Getting ahead in the world is something many see as important. Success, a comfortable life, and worldly securities are seen as what is needed to achieve happiness. Whether or not we like to admit it, these pursuits are operative in many of our lives. As much as we want to believe in the Gospel, we also find it hard not to cling to these other things. Unconditional trust in God must be first if we are going to perceive the kingdom of God. And while God does not want us to go out of our way to be miserable, Jesus clearly gives preference to those who are poor, hungry, weeping, marginalized, vulnerable, and despised. When people encounter these things, they touch God. It teaches us not to get too comfortable with our riches and that there is much more to true life than the stuff we find so important.
“There is one … coming after me, whose sandal strap I am not worthy to untie.” Untying sandal straps was no prestigious job. In the days of John the Baptist, those straps would have been especially unpleasant to deal with. Besides the usual odors that accompany sockless leather footwear, there would have been the grime and dirt from the sandy roads and paths that swirled around the people who went everywhere on foot. Taking off someone’s shoes upon their arrival was the task of the lowly servants. So when John says he’s unworthy of doing this task for the “one who is coming after me,” he is putting himself in a very humble position.
And rightly so. John realizes that the Christ–the Anointed One, the Messiah–is so far above him, so far above any of us, that we are truly unworthy of him. Indeed, the Son of God is not just the greatest of men; he is God-made-man and in his presence, we most appropriately should bow in humble homage. Yet this God chose to stoop down to our human level and walk among us. He chose to get his sandals dirty. And still today he chooses to allow us to encounter him as a friend and companion.
But as John reminds us by his example, this encounter with the Lord is not the result of our own merits or accomplishments. We are sinners who stand in need of Christ’s help. But thanks be to God, he is always willing to extend this help to us. As St. Paul says in today’s epistle, “May the God of peace make you perfectly holy.” Indeed, it is God who does the perfecting, not us by our own power. So let us approach the Lord this Advent season with a spirit of hopeful humility, trusting that God alone can make us worthy of welcoming his Son.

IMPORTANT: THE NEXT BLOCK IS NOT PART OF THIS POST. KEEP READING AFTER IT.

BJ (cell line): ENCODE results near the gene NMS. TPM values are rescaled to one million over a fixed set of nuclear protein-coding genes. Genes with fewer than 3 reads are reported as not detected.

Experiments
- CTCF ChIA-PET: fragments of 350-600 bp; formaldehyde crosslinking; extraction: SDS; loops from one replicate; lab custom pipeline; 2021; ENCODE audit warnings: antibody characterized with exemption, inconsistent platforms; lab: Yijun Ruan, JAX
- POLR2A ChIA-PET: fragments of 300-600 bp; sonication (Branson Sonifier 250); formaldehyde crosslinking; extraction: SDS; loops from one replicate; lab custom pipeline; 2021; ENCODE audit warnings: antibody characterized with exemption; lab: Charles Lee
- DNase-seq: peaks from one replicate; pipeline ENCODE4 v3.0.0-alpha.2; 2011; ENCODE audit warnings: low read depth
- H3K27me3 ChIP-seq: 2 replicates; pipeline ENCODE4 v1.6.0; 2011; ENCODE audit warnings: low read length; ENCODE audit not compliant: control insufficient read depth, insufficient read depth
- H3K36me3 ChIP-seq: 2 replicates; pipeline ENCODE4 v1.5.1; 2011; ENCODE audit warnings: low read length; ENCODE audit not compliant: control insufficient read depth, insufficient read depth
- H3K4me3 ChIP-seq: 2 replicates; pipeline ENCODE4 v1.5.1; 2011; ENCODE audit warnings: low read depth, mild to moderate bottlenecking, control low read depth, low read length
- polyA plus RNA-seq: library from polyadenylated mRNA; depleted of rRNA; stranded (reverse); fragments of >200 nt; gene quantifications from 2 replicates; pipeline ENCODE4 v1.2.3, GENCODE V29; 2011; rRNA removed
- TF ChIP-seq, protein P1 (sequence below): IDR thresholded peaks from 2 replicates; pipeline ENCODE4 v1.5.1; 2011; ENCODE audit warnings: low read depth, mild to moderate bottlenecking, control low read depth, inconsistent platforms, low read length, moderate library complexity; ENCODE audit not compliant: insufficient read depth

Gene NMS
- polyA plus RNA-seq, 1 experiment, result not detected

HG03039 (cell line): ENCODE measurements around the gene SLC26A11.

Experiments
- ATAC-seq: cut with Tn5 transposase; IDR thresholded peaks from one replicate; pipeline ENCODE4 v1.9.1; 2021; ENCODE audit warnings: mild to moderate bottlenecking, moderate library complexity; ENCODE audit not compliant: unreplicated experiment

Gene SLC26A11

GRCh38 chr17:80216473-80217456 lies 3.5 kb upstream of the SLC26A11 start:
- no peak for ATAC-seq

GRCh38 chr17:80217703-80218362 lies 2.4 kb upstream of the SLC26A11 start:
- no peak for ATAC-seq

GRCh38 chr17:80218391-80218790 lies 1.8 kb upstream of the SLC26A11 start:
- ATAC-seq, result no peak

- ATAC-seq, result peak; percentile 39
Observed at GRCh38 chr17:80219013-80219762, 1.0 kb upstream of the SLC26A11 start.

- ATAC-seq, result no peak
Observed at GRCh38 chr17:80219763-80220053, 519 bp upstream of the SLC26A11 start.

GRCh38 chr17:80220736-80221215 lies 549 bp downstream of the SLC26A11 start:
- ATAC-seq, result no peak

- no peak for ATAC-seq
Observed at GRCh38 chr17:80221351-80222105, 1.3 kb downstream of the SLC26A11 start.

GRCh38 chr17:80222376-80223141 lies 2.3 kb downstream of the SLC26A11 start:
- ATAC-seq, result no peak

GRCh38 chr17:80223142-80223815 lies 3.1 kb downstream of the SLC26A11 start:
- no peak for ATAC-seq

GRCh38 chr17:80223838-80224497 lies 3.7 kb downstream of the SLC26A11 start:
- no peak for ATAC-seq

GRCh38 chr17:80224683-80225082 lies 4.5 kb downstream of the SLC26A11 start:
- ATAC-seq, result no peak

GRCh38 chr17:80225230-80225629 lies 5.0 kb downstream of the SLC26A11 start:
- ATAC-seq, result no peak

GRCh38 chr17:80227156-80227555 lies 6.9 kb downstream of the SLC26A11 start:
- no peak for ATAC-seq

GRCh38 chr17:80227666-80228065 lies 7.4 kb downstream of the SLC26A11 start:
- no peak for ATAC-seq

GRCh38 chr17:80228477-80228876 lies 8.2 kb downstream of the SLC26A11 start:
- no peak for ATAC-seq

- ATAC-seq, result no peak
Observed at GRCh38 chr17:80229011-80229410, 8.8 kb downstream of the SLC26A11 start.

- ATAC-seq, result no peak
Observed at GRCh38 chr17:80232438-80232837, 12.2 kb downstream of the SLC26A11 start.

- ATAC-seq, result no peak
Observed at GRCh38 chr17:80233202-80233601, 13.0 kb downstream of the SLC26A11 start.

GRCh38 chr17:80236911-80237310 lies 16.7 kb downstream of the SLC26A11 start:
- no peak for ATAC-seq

“Amen, I say to you, whatever you did for one of the least brothers of mine, you did for me”
Plentiful gifts of sustenance
A week ago Saturday, we had almost 100 families come to the parish hall to pick up their Thanksgiving baskets through the Pope Francis Outreach Center. Last week, a few more hundred families came to pick up theirs. God is so good to provide so abundantly through the generosity of our donors, staff, and volunteers! He truly gives us a chance to live out the corporal works of mercy spelled out in today’s Gospel – “I was hungry and you gave me food, I was thirsty and you gave me drink”. And, given that it’s in celebration of Thanksgiving, I hope that all of our families gave thanks to God for his gracious and plentiful gifts of sustenance.
Sometimes we need help
On their side of this, none of the families would enjoy being considered the “least of my brothers (and sisters).” In our pride, none of us want to be in the category of poor or needy. We want to be among those who are strong and self-sufficient. But, sometimes life brings us to our knees, and we need help. This happens to all of us at one time or another. How many of the “powerful” in our country are being brought to their knees vis-à-vis scandal? When we are in serious need – like putting food on the Thanksgiving table – pride takes a back seat to humility. In a spiritual sense and brought home by today’s readings, humility is good. It’s actually replete in the Gospel that humility is necessary for God and goodness to work in us.
The King of Kings
The amazing thing about today’s Gospel passage is that the Lord equates the poor and needy with Himself. He tells a parable about a king, and the king identifies himself as hungry, thirsty, stranger, naked, ill, and imprisoned. Wait, how can a king live this way? He is supposed to be strong, powerful, and in total control. Only one king has ever lived this way fully, and He is the greatest King ever. Christ is the King of kings! A true king is a shepherd, a point that was driven home well by the Old Testament prophets like Ezekiel. The true king says, “The lost I will seek out, the strayed I will bring back, the injured I will bind up, the sick I will heal”. Christ did all of these and more – He lived as they lived.
Union with Christ the King